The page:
My first week on campus is cruising by. On Monday I sat in on a meeting called by our Chief Information Officer (and my boss’s boss), Kevin Morooney, to discuss what data management means to folks in Penn State’s central information technology group, Information Technology Services.
Attendees came from all across the ITS organization: Administrative Information Services, Security Operations and Services, Consulting and Support Services, Teaching and Learning with Technology, Marketing and Communications, Research Computing and Cyberinfrastructure, Identity and Access Management, and Digital Library Technologies (my department).
The meeting was chiefly for exchanging information, for reconstituting the discussion about what we talk about when we talk about data management. Some of the preceding high-level work done in this area has been around a business intelligence initiative – though I’m not sure what this means, exactly – and development of a University data classification scheme.
I wasn’t terribly surprised to learn how different the perspectives around the table were, but there were also some common themes such as security and identity management.
We’ve all got data, and so data management is done by just about everyone everywhere. It gets very tricky, naturally, when you start talking about data management planning across an institution as large and diverse as Penn State. Kevin asked for folks to mention examples of institutions of higher learning that have tackled data management at the institutional level. Most of the examples given were private, resource-rich schools – no shock there, perhaps.
I’ve been somewhat disconnected from academia for a few years now, so I was hesitant to mention my perhaps outdated examples. I’ve had a chance to poke around and verify what I suspected, in the meantime.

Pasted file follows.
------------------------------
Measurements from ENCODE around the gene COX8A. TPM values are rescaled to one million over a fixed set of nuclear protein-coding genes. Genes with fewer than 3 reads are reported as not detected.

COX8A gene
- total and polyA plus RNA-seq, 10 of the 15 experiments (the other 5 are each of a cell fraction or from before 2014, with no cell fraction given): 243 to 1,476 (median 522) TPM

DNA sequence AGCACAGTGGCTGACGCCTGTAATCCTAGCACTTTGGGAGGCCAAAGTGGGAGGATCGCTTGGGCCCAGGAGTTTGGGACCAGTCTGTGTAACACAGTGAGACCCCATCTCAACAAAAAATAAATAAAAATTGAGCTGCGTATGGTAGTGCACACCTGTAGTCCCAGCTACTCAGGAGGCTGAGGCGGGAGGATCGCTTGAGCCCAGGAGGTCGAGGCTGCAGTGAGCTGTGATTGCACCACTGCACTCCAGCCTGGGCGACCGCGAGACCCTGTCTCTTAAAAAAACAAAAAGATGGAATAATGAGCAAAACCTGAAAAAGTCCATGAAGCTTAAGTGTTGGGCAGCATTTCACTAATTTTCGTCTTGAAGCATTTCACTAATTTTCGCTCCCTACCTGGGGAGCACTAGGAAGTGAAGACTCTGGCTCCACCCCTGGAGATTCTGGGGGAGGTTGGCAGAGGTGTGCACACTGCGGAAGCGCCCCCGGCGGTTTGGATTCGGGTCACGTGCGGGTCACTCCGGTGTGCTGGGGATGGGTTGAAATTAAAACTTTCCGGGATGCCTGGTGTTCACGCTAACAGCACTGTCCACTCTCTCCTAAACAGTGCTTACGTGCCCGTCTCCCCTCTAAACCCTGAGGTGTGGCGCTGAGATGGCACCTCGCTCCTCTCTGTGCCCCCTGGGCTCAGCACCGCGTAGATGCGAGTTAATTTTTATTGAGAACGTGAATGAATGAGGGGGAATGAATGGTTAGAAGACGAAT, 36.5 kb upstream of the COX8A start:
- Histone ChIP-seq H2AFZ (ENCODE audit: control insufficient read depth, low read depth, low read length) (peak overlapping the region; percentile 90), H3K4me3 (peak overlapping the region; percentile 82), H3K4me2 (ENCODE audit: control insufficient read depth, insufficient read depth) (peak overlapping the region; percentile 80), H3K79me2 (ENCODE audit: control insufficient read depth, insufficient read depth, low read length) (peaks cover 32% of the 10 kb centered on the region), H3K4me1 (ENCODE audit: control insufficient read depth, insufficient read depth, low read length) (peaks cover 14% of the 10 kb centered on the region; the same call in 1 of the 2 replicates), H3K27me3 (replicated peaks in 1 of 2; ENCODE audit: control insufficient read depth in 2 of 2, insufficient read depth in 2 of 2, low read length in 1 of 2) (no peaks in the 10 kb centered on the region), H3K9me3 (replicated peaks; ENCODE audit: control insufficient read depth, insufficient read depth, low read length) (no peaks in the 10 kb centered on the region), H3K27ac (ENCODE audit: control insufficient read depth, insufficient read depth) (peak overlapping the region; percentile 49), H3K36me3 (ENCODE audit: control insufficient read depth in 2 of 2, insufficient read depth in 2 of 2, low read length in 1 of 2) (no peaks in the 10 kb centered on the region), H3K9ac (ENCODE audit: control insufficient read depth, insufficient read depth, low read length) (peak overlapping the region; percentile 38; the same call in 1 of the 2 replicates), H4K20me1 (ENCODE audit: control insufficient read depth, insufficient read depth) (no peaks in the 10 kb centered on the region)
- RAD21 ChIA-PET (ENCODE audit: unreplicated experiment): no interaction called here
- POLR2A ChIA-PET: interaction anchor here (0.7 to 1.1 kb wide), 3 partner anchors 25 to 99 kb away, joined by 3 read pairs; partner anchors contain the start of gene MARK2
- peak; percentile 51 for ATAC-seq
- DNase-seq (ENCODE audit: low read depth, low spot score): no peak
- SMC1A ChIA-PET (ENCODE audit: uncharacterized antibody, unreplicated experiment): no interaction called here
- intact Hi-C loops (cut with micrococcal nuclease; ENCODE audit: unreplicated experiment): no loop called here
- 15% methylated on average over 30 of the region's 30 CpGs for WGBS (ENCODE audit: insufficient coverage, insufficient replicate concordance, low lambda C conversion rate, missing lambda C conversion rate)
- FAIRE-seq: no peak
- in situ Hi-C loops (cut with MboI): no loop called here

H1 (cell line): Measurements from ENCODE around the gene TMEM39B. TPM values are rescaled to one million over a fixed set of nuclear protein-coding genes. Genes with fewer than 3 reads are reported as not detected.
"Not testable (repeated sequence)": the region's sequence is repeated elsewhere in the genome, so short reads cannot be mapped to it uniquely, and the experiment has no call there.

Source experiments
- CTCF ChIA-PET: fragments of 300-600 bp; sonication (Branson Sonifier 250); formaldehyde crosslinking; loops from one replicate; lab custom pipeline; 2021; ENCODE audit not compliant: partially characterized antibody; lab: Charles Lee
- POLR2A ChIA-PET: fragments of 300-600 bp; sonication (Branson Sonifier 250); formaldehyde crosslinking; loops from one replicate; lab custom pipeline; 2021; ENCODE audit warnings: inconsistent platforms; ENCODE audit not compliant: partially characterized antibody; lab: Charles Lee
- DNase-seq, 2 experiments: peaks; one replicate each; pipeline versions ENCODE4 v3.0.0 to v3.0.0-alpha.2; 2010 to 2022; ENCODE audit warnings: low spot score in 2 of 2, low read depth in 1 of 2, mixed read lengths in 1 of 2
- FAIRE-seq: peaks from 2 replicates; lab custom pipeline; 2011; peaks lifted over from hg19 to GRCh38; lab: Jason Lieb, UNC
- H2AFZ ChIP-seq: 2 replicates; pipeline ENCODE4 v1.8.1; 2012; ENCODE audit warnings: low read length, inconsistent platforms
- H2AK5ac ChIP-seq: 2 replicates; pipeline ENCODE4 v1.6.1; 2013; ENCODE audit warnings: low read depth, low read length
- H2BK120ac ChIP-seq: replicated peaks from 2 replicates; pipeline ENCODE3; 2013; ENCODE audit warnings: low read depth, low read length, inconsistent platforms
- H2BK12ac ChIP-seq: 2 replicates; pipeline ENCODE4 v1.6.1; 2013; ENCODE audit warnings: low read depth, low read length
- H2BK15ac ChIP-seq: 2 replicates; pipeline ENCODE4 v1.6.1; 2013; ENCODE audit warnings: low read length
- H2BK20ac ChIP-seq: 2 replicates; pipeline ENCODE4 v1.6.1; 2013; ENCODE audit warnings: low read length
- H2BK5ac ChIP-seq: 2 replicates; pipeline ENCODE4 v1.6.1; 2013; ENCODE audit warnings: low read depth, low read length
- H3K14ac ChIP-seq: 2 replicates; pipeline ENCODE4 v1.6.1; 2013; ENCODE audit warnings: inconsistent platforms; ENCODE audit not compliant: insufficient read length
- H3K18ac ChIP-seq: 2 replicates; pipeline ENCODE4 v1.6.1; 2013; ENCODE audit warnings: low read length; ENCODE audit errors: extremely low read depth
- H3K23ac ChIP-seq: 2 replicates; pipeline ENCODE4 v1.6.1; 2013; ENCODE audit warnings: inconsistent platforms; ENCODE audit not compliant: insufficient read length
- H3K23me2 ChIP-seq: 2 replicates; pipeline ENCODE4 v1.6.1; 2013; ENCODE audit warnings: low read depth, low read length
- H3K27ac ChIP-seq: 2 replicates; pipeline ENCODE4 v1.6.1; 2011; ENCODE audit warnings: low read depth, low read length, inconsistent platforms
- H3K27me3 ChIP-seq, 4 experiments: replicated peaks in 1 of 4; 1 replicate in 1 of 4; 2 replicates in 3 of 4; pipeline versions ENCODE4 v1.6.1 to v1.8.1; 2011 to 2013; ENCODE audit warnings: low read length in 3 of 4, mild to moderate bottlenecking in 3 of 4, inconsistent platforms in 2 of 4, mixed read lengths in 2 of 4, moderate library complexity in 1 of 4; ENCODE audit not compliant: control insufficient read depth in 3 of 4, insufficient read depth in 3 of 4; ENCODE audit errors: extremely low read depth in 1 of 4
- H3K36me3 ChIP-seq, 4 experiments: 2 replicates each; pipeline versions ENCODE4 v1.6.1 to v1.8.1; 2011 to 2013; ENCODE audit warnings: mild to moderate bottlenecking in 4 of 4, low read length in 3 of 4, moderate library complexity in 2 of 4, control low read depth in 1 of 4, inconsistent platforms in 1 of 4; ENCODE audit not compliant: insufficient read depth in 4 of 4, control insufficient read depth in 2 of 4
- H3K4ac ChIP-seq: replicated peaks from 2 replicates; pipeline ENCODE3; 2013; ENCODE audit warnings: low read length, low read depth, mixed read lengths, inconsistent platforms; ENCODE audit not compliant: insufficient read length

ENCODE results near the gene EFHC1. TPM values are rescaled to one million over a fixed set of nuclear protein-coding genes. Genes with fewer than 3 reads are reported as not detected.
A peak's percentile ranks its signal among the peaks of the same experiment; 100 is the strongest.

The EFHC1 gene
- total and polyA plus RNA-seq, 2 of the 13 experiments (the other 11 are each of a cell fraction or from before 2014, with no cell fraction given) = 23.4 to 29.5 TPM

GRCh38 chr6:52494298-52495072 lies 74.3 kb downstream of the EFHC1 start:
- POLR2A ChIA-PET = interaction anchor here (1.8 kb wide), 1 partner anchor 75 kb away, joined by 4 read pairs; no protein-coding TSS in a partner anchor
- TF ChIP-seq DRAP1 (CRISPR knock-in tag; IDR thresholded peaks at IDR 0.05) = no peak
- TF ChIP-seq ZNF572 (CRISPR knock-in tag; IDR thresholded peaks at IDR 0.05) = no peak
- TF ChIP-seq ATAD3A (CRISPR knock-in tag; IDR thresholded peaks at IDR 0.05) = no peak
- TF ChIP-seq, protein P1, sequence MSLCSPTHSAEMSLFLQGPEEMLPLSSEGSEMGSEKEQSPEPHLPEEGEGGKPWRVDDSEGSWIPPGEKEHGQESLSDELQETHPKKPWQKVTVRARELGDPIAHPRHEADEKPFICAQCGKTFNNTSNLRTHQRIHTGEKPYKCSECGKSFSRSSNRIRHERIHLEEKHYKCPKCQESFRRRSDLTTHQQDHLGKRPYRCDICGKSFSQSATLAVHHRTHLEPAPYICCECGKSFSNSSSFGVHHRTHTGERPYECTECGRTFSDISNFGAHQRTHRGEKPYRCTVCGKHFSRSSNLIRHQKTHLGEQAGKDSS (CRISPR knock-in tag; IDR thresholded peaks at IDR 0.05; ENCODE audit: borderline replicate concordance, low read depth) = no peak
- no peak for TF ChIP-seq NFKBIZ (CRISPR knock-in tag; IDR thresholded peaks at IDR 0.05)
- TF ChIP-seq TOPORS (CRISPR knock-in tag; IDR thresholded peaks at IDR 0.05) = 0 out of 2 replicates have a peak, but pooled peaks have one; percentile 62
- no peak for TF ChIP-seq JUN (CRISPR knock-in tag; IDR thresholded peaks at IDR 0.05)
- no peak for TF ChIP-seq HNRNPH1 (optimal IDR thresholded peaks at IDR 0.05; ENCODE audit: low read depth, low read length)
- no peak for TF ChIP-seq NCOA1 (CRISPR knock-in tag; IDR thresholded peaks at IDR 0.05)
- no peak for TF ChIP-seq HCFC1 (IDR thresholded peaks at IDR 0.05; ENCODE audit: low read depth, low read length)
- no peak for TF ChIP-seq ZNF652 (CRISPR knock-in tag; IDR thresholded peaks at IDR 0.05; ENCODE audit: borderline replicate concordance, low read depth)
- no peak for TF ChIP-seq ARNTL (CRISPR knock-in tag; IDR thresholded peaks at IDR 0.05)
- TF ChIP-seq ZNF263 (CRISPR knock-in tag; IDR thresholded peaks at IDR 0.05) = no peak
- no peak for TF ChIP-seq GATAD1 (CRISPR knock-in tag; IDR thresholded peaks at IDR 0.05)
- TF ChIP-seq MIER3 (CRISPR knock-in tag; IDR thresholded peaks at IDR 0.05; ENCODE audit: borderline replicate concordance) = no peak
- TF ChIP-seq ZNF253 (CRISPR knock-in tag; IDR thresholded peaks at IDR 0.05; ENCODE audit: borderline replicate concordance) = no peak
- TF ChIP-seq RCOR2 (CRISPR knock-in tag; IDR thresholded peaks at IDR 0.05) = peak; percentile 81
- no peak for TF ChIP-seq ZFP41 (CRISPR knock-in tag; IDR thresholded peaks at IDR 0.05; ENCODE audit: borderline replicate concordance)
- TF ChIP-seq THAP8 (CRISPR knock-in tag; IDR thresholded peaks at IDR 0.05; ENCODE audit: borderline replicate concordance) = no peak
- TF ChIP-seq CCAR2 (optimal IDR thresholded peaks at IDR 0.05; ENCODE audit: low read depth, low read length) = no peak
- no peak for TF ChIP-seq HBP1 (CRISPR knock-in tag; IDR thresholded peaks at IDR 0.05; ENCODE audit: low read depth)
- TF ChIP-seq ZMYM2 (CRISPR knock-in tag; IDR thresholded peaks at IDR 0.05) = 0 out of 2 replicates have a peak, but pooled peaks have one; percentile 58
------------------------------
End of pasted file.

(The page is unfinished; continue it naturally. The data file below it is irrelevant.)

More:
Indiana University’s Information Policy Office has published a Data Management website listing policies, guidelines, a classification scheme and dictionary, data managers, and the membership of the Committee of Data Stewards, “a group… responsible for establishing policies, procedures, and guidelines for management of institutional data across Indiana University.”
The University of Washington has also been active in this area. UW Technology and the eScience Institute published a report, Conversations with University of Washington Research Leaders, on “a large-scale effort to assess the information technology needs of the Univeristy of Washington’s top researchers. … [T]he goals of the project were (1) to understand how UW researchers currently use technology and anticipate using technology in the future to support their research activities, and (2) to identify the resources and services they need to maintain and build upon their remarkable record of success. To accomplish these goals [UW Technology and the eScience Institute] interviewed 127 researchers.” The first recommendation in the report, which contains an entire section on data management, is that the University should provide a new data management paradigm.
Many big questions remain. What does “data management” even mean? Who are the stakeholders and what are their expectations? How would data management responsibilities be divvied up? In which directions should outreach be concentrated? What data is even out there?
Among the big and challenging topics, thoroughly intertwingled, are: security, privacy, and access control; scalability and performance; provenance and auditing; metadata and discoverability; persistence; access vectors; buy-in; the notion of “one-sized-fits-allness;” trust (five huge gigantic scary letters); incorporation w/ existing workflows; and probably eleventy zillion others.
All of which I solved in a dream last night – and then forgot. It probably involved a cloud (or SOA, right?).
The meeting adjourned shortly after determining that there were no immediate follow-ons or action items, except to keep thinking about data management and looking for good reasons to reconvene the group. (Sidebar: I was involved with an effort within the Libraries at the University of Washington to develop and conduct an institutional data census, a difficult and involved process aimed at answering at least one question – what data is out there? – and so I’d be stoked to see a similar effort at Penn State.) This ad hoc group will probably meet once or twice a year and I look forward to watching things develop in this space. I learned a bunch from the meeting, and that’s extremely valuable while I put my work here into context.
When isn’t learning valuable?